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Hantavirus infection

Hantaviruses are rodent-borne viruses causing clinical illness in humans of varying severity. There are several different hantaviruses, with a different geographical distribution and causing different clinical diseases. Each hantavirus is specific to a different rodent host. Transmission of the virus to humans occurs through the inhalation of infected rodent urine, droppings, or saliva.

Three main clinical syndromes can be distinguished after hantavirus infection: haemorrhagic fever with renal syndrome (HFRS), mainly caused by Seoul, Puumala and Dobrava viruses; nephropathia epidemica, a mild form of HFRS caused by Puumala virus; and hantavirus cardiopulmonary syndrome, which may be caused by Andes virus, Sin Nombre virus, and several others. There is no curative treatment for hantavirus infection, and eliminating or minimising contact with rodents is the best way to prevent infection.

Hantaviruses are rodent-borne viruses causing clinical illness in humans of varying severity. There are several different hantaviruses, with a different geographical distribution and causing different clinical diseases. Each hantavirus is specific to a different rodent host. Transmission of the virus to humans occurs through the inhalation of infected rodent urine, droppings, or saliva.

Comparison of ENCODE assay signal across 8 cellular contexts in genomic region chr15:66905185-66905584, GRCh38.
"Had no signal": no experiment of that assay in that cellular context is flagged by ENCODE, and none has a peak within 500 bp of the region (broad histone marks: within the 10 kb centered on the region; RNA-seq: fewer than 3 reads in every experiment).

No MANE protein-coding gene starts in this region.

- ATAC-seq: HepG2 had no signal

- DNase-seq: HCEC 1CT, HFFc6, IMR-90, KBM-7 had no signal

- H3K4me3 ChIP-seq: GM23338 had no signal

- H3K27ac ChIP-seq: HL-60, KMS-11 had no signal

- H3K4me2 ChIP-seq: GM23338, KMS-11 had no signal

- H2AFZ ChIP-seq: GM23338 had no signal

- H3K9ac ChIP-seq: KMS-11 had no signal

Three main clinical syndromes can be distinguished after hantavirus infection: haemorrhagic fever with renal syndrome (HFRS), mainly caused by Seoul, Puumala and Dobrava viruses; nephropathia epidemica, a mild form of HFRS caused by Puumala virus; and hantavirus cardiopulmonary syndrome, which may be caused by Andes virus, Sin Nombre virus, and several others.

There is no curative treatment for hantavirus infection, and eliminating or minimising contact with rodents is the best way to prevent infection.

 

 

 

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